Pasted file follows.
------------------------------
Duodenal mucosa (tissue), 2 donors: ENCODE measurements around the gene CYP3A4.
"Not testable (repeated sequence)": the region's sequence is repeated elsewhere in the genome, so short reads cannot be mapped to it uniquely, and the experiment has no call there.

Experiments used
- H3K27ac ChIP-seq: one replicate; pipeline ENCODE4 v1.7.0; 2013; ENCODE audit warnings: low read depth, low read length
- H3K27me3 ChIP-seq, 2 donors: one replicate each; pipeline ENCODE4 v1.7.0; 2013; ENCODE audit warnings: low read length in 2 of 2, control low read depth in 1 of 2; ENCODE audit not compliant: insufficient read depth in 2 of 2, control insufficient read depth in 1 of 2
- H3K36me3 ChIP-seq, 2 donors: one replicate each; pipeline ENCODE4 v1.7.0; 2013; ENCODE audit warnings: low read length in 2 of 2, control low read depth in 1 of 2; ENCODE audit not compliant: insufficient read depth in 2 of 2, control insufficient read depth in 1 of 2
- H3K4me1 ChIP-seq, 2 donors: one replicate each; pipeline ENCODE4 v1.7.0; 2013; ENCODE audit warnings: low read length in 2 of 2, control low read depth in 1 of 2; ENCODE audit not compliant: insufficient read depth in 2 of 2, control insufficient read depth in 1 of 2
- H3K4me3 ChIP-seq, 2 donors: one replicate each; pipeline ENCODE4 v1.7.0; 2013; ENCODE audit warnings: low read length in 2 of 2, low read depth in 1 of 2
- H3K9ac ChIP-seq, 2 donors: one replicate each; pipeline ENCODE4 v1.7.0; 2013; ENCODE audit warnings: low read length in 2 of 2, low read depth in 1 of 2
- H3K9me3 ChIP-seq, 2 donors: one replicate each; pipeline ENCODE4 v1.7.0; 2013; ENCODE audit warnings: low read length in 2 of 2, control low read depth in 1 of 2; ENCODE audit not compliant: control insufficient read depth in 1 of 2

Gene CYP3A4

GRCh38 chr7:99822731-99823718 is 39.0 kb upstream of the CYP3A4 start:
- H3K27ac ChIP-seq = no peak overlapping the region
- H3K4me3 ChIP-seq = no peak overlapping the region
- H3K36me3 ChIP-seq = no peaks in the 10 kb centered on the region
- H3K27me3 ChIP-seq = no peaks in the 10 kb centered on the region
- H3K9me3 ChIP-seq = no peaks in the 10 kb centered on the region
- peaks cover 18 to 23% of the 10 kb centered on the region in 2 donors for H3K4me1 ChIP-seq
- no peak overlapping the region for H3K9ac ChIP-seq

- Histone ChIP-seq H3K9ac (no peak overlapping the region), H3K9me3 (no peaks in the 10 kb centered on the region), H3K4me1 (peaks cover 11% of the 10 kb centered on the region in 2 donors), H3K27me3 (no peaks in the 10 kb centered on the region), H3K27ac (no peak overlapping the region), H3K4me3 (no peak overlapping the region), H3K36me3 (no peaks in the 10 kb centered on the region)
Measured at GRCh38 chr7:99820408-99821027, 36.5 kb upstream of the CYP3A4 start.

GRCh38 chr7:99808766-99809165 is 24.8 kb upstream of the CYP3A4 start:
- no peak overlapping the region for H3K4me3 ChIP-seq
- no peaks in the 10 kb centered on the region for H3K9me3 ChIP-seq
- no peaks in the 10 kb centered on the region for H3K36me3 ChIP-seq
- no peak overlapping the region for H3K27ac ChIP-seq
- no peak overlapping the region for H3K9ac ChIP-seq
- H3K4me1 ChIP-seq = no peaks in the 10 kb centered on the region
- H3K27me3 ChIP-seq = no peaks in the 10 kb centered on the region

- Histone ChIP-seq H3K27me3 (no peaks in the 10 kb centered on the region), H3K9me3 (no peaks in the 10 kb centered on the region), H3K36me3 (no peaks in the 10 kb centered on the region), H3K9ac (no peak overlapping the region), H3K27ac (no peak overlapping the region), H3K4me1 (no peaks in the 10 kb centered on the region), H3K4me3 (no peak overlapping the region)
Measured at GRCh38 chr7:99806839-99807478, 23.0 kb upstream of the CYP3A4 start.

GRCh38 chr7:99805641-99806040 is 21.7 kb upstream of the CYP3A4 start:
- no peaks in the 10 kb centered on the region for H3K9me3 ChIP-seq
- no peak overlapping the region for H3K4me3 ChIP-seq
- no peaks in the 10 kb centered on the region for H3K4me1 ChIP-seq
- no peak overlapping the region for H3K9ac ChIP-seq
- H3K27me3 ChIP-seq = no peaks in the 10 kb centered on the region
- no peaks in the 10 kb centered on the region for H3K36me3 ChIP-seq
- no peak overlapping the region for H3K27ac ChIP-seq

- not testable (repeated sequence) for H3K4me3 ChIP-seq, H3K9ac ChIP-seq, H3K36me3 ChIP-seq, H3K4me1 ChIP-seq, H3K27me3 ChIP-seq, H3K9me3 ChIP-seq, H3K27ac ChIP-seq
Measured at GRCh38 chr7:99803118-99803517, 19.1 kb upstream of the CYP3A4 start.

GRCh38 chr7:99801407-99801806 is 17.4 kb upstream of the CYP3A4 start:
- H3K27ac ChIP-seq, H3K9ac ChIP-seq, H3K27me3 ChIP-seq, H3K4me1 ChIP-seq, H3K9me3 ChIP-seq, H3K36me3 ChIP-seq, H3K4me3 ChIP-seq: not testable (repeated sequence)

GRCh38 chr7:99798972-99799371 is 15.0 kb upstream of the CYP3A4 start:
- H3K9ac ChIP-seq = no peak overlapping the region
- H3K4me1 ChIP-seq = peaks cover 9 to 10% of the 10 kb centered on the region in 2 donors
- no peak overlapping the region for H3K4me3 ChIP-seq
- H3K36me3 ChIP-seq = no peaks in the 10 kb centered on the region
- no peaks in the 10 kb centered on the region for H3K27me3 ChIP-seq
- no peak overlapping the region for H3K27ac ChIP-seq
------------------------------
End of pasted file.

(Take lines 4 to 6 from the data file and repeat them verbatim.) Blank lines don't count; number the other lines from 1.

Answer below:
- H3K27ac ChIP-seq: one replicate; pipeline ENCODE4 v1.7.0; 2013; ENCODE audit warnings: low read depth, low read length
- H3K27me3 ChIP-seq, 2 donors: one replicate each; pipeline ENCODE4 v1.7.0; 2013; ENCODE audit warnings: low read length in 2 of 2, control low read depth in 1 of 2; ENCODE audit not compliant: insufficient read depth in 2 of 2, control insufficient read depth in 1 of 2
- H3K36me3 ChIP-seq, 2 donors: one replicate each; pipeline ENCODE4 v1.7.0; 2013; ENCODE audit warnings: low read length in 2 of 2, control low read depth in 1 of 2; ENCODE audit not compliant: insufficient read depth in 2 of 2, control insufficient read depth in 1 of 2